Taiwan (officially Republic of China [ROC]) meets most definitions of existential insecurity-through its entire experience as a separate political entity-in a way that few other Asian cases do (Solingen 2007: u5). Not only does it face the People's Republic of China's [PRC's]) unremitting political, economic, and military pressure, but its statehood is unrecognized by most major states and intergovernmental organizations. China's rapid military buildup since 1990 has raised the concern that the cross-Strait military balance has begun to shift in China's favor (Office of the Secretary of Defense 2006: 37; Shambaugh 2000). The military imbalance is seen as further endangering Taiwan's political survival and way of life.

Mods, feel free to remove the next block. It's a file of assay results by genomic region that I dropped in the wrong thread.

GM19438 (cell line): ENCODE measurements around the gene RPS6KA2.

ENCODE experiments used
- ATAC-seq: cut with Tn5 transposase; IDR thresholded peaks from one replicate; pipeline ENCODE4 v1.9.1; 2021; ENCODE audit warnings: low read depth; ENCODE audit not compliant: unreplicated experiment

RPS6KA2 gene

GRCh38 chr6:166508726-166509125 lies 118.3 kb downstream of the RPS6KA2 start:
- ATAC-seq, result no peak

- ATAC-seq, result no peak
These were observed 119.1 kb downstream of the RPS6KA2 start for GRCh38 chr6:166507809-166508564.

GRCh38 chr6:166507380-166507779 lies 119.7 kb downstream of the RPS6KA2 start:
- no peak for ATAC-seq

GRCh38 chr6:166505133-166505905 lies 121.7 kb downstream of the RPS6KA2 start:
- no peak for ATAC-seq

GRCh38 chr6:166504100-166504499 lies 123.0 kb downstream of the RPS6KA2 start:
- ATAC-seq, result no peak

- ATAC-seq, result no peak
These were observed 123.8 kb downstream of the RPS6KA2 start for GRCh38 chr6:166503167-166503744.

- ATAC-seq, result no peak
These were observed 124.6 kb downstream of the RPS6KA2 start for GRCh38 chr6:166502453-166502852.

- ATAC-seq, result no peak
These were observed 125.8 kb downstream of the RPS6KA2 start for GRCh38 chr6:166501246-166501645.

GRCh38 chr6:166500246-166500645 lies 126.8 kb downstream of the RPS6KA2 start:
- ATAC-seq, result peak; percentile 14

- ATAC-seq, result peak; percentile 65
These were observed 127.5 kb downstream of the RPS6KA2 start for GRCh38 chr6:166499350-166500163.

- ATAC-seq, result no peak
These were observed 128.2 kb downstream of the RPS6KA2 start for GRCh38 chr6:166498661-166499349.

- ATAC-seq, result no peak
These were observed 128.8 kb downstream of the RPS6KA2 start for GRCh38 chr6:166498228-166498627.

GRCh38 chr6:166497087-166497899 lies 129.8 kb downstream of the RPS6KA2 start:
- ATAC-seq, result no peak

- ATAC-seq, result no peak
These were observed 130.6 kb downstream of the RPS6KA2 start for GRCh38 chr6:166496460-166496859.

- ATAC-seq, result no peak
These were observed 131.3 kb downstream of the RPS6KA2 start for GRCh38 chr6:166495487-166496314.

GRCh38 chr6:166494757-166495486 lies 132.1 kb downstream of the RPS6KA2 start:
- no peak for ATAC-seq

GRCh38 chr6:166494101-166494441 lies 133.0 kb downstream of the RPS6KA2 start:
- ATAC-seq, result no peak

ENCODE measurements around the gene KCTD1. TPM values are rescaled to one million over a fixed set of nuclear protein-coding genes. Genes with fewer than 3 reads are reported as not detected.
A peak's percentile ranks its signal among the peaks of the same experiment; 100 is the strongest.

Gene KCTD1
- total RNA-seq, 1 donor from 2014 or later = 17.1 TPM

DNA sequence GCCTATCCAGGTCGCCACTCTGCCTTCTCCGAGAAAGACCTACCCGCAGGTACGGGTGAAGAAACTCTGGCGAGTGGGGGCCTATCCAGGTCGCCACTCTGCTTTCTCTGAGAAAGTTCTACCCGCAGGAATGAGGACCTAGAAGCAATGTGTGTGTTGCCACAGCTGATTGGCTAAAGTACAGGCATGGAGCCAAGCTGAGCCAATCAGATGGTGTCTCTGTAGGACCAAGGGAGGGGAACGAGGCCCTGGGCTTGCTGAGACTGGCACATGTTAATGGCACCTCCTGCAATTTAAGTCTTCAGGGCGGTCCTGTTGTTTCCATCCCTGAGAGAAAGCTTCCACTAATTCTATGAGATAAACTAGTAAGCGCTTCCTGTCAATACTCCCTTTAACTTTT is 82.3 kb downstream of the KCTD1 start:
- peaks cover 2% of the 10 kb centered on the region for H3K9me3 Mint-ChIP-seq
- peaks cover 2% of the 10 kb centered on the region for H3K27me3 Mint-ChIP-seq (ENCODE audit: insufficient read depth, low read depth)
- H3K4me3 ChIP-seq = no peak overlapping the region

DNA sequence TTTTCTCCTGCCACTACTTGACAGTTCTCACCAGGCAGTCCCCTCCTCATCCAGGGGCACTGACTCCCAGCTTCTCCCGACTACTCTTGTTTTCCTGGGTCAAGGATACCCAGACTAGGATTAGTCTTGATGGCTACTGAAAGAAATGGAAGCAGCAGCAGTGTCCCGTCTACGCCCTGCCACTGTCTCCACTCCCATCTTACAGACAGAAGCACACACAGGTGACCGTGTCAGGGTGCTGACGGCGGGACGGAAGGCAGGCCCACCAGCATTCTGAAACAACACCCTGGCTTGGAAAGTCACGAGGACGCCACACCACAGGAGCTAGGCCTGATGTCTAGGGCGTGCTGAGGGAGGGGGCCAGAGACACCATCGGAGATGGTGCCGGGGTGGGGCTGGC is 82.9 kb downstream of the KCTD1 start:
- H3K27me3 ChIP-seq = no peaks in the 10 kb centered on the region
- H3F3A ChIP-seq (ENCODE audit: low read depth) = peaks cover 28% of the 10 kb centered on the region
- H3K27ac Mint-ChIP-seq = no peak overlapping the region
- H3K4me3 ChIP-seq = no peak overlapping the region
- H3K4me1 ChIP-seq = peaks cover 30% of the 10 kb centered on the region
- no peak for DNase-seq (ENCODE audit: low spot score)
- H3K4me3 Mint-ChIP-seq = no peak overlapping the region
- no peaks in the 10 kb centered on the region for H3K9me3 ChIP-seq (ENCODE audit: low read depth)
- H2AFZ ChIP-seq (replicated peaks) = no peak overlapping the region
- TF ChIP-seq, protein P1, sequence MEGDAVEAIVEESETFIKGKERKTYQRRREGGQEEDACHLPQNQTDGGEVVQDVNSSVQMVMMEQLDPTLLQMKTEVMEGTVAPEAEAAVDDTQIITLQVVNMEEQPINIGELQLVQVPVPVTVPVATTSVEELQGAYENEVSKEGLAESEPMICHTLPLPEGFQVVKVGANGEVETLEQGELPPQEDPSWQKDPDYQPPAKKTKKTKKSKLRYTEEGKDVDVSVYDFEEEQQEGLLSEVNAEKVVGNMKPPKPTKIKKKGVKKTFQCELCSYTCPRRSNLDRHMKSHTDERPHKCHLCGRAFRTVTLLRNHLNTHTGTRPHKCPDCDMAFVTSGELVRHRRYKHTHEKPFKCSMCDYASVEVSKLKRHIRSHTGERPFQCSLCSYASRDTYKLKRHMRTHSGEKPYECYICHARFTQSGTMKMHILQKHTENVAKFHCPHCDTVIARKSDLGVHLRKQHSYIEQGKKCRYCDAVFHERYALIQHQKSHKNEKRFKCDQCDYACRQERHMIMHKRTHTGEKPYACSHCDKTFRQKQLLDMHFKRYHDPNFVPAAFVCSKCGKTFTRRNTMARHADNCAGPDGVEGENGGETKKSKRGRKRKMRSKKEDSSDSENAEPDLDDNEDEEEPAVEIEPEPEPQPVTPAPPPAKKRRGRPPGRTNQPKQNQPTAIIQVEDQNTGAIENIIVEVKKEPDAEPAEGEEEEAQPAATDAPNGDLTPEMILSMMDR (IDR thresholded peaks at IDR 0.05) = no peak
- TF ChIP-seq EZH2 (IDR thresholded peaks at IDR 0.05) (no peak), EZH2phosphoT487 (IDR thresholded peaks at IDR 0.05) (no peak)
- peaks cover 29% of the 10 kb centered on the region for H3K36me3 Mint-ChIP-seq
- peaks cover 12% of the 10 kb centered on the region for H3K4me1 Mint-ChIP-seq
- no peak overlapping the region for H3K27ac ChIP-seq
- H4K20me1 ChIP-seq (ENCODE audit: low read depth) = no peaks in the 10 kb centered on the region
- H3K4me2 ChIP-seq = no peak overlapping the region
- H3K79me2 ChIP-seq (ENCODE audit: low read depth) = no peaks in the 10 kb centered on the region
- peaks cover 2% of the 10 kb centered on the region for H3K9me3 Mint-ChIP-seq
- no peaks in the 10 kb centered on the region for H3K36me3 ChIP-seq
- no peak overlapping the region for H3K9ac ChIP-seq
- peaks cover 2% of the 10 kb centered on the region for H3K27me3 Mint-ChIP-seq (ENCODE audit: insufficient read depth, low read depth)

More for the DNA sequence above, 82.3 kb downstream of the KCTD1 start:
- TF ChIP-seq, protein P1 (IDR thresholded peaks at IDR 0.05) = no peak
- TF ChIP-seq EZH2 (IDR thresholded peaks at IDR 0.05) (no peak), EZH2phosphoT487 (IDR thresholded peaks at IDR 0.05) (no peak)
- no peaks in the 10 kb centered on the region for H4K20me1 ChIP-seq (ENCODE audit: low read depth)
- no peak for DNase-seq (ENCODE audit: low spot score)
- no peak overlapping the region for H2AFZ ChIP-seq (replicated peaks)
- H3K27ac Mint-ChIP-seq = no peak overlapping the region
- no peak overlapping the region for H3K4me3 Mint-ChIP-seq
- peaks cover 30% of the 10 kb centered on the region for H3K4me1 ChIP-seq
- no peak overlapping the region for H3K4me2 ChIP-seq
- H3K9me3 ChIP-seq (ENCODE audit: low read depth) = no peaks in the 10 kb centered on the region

Copyright © 2008 Stanford University Press. This chapter first appeared in The Long Shadow: Nuclear Weapons and Security in 21st Century Asia.
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Wang, Vincent Wei-cheng. "Taiwan: Conventional Deterrence, Soft Power, and the Nuclear Option." In The Long Shadow: Nuclear Weapons and Security in 21st Century Asia, edited by Muthiah Alagappa, 404-428. Stanford, CA: Stanford University Press, 2008.